It is obviously Gilmour’s prerogative, as a middle-aged writer, to be interested (exclusively?) in other middle-aged writers. He sounds staggeringly narrow-minded and parochial to me, but he’s allowed to be those things. I kind of thought “write what you know” was a first-book sort of principle, but I’m not a writer, and I don’t know. But what such an attitude has to do with teaching is entirely beyond me. And I am a teacher, so I believe I know a thing or two about that.
Is passion about your subject matter important in teaching? Absolutely. Is the passion required in teaching typically stirred because the teacher identifies with the author or the text she teaches? I seriously hope not. I can only speak for myself, but I can categorically say that I have never identified with Shakespeare. (Marlowe, well. Is wanting to be someone the same as being someone? [For the record: I don’t want to be Marlowe. I like my eye-sockets too much.]) I don’t believe I have a reputation for lacking passion for my subject, though. But what do I know. From what I can observe in my colleagues, I don’t think too many of them only teach authors in whose works they see mirror-images of themselves. English Departments would otherwise be rife with psychopaths, morbidly jealous types, would-be kings and queens, and wealthy socialites. And people who ride around on donkeys. (They’re not?) I don’t even want to think about how dangerous a work environment history departments would be.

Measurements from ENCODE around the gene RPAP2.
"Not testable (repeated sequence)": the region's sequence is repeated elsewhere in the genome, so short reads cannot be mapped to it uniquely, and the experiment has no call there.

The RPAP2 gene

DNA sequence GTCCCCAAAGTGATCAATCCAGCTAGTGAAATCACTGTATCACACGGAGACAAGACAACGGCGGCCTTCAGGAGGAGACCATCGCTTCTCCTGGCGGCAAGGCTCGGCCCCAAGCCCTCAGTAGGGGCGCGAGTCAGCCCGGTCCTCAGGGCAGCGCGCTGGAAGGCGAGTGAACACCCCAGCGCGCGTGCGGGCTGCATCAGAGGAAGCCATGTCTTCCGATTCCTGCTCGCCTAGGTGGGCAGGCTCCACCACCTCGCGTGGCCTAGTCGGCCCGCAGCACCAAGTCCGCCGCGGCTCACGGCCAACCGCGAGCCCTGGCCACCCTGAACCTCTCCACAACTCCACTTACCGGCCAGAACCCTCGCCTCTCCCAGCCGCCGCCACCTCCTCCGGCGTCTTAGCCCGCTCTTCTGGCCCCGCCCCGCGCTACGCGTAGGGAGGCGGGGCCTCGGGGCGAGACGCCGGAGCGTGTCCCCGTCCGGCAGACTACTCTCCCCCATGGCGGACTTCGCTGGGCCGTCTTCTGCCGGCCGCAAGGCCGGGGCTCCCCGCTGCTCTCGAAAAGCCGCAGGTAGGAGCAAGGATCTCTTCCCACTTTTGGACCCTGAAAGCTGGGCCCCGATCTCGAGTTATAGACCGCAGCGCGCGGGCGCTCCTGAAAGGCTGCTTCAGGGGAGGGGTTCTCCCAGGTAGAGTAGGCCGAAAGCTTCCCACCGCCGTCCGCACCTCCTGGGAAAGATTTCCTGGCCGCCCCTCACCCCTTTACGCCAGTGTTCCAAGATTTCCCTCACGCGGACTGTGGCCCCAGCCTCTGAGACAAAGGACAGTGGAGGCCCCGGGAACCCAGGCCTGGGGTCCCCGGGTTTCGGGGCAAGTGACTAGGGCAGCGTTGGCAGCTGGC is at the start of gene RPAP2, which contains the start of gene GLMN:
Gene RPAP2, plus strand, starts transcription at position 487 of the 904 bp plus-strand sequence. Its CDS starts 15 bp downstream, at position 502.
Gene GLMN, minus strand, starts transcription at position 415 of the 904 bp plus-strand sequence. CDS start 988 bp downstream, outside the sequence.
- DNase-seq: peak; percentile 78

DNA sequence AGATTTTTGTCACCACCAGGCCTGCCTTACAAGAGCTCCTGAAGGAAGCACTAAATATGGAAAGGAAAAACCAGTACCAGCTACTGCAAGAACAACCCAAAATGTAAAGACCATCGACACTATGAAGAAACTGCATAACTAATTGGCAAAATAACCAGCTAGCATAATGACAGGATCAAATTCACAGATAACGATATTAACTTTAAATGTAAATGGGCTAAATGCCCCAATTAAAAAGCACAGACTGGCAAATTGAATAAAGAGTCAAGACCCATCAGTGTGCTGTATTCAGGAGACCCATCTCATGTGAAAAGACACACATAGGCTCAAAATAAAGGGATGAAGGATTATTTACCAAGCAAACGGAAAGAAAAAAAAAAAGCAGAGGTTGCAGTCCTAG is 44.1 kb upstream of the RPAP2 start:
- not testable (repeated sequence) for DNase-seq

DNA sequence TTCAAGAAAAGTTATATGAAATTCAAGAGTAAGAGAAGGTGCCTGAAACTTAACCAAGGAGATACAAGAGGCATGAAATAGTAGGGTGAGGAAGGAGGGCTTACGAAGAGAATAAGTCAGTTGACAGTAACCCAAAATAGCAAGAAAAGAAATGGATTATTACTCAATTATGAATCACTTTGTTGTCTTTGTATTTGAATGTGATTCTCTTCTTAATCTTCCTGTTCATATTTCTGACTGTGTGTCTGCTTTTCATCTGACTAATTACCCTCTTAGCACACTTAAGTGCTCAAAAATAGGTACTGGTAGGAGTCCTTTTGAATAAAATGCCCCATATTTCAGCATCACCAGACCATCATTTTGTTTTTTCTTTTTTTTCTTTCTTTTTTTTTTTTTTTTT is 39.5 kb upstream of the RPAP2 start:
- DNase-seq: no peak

The exact opposite of Gilmour’s point is true: good teaching requires empathy — an effort to understand things, ideas, and people totally unlike you. Some of those people are your students. Some of those things are of the past. Some of those ideas are the ideas of authors from different cultures than yours, and yes, shockingly, even of a different gender. Engaging with those people, things, and ideas is not just what research means, and why research is necessary, it’s what reading is.